Home   News   Article

Subscribe Now

Downham Market’s Morton’s Barbershop on Bridge Street stays in the family and continues legacy following founder’s retirement





A barbershop which has been providing fresh cuts to Downham residents for more than 20 years is staying in the family after its founder retired.

Morton’s Barbershop has been in business in the town since Mark Morton opened his first shop a few doors down from its current Bridge Street premises in 2003.

Having grown alongside the town, Morton’s moved to a larger shop on the same street five years ago - with Mark retiring at the end of March.

The team outside of Morton's Barbershop in Downham. From left, Louie Clarke, Anth Paine, Lincoln Bruce, Will Wallis, Harry Morton and Hollie Morton
The team outside of Morton's Barbershop in Downham. From left, Louie Clarke, Anth Paine, Lincoln Bruce, Will Wallis, Harry Morton and Hollie Morton

But the business is staying in the family, with his daughter Hollie, 27, and her fiancé Will Wallis, 31, taking over as the new owners from the start of April.

They are joined by Hollie’s brother Harry, 25, who started training as a barber at Morton’s at the age of 15, as well as Lincoln Bruce (who was trained by Mark and Harry), Anth Paine (who was trained by Lincoln) and Louie Clarke, their newest barber.

Hollie and Will both have previous experience in the world of business - as Hollie owns The Seat Coffee House next door to Morton’s which first opened in June 2022, and Will manages the Baytree of Hilgay garden centre.

The Seat Coffee House next door to Morton's Barbershop
The Seat Coffee House next door to Morton's Barbershop
Will Wallis, Harry Morton and Hollie Morton outside of Morton's Barbershop in Downham
Will Wallis, Harry Morton and Hollie Morton outside of Morton's Barbershop in Downham

His grandad opened the original Baytree Garden Centre in Spalding 55 years ago - with Will opening the Hilgay branch five years ago.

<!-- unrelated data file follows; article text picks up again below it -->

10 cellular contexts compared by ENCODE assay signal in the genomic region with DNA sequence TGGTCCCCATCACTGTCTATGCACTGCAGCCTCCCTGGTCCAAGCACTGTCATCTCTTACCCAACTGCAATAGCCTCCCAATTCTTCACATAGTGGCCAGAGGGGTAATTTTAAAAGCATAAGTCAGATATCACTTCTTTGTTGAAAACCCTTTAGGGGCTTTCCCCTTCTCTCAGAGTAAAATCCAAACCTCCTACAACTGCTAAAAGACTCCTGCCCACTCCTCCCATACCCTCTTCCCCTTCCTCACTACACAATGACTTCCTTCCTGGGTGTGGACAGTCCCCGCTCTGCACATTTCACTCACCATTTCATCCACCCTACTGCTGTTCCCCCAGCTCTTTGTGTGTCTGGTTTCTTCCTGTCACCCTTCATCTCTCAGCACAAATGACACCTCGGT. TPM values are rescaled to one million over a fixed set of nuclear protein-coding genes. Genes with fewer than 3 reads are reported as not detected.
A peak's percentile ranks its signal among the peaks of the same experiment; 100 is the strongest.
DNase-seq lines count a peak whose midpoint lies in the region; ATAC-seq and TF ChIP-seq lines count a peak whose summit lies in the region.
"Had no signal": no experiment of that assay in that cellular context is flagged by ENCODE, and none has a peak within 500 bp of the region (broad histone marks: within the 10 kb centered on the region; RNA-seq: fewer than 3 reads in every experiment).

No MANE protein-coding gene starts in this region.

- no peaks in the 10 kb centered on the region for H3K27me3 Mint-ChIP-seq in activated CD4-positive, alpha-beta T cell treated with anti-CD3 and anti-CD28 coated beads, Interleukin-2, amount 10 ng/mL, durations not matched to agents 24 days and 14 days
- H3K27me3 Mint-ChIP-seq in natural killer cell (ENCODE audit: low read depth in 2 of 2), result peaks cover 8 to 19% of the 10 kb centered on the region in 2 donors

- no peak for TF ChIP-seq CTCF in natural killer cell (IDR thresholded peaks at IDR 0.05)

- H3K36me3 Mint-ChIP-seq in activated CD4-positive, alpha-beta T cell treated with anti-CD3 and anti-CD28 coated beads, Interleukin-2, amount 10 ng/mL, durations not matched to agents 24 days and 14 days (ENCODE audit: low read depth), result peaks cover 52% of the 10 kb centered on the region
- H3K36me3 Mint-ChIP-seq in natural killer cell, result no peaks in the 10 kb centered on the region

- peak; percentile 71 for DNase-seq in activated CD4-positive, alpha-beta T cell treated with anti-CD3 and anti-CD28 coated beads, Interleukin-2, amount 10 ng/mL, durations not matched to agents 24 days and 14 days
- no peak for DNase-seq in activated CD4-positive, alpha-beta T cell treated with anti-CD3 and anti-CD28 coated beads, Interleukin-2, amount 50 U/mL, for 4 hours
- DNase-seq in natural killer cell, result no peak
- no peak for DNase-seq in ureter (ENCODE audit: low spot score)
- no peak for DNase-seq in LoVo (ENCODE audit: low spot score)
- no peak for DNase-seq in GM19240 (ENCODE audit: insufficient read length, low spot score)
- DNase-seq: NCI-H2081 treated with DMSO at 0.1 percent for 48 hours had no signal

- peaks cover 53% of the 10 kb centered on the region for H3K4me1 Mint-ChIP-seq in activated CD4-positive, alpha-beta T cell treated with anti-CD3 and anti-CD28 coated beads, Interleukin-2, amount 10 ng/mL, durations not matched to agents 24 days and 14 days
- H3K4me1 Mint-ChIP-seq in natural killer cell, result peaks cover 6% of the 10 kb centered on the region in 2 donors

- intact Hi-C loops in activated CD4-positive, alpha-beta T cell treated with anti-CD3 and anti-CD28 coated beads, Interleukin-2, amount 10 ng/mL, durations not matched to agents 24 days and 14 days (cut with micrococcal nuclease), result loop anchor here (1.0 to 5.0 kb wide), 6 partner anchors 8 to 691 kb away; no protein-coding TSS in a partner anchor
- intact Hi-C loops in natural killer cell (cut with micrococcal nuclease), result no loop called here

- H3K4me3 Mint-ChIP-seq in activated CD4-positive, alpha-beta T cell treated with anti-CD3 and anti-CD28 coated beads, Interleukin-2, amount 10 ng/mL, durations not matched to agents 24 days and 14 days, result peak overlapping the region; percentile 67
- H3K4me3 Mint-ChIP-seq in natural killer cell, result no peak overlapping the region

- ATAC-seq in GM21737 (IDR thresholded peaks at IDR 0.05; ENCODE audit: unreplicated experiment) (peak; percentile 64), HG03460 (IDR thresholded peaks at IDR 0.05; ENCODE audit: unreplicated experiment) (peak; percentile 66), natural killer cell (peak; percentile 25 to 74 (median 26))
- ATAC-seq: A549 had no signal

He said: “Hollie’s dad wanted to retire last month and we were presented with the opportunity to take it on. It made sense to do it - we both run businesses of our own.”

Will added: “Our vision is to carry on the family name in a popular, friendly and family-orientated barbershop.”

Hollie, who has been involved in Morton’s since a young age, recalls sweeping the floors to help her dad as a youngster.

“It was really important to keep it in the family,” she said. “It has always been a family-run business and it has always been known for that.”

Inside Morton's Barbershop in Downham
Inside Morton's Barbershop in Downham

The couple said they wish to carry on the family legacy of providing the “best haircuts in town in a family-friendly environment”.

Hollie said: “It’s about being modern, present and welcoming but at the same time sticking to those traditions of barbering but modernising it.”

With Downham continuing to grow, they are expecting to see more customers coming into the town centre.

The studio within Morton's Barbership used by tattooist Liam Brinton
The studio within Morton's Barbership used by tattooist Liam Brinton

“Downham is such an upcoming town with lots of new-builds and it’s going to bring a lot more people to the town,” Will said.

With this in mind, Morton’s - which also features a studio where tattooist Liam Brinton works - is looking to grow its team in the near future.

The premises also includes a room that is currently available to rent.

Inside Morton's Barbershop in Downham
Inside Morton's Barbershop in Downham
Barber Harry Morton cuts a customer's hair
Barber Harry Morton cuts a customer's hair

The couple said: “We’re looking for something that complements the barbershop and the tattoo studio.”

Despite the change in ownership, the team are keen to emphasise that it will still be the same ethos going forward.

“My dad is still very much involved and is still the face of the business,” Hollie said.

“We offer barbering and tattoos, but it’s also a place for people to come in and talk as well.

“People have one-to-one time with someone. My dad would always say he would be cutting someone’s hair when they’re 10 and then invited to their wedding at 25.

“They play such an important part in people’s lives. A lot of these people come every week.”

She added: “As the town has grown, the barbershop has grown with it from the smaller shop to this bigger space.

“I think a lot of people are really happy that we’ve kept it in the family because my parents [Mark and Lesa] have worked really hard to get the business to where it is today.”

For more information, visit Morton’s Barbershop on Facebook or Instagram pages.

Anyone interested in renting the room can contact Morton’s via mortonsbarbershop@outlook.com



This site uses cookies. By continuing to browse the site you are agreeing to our use of cookies - Learn More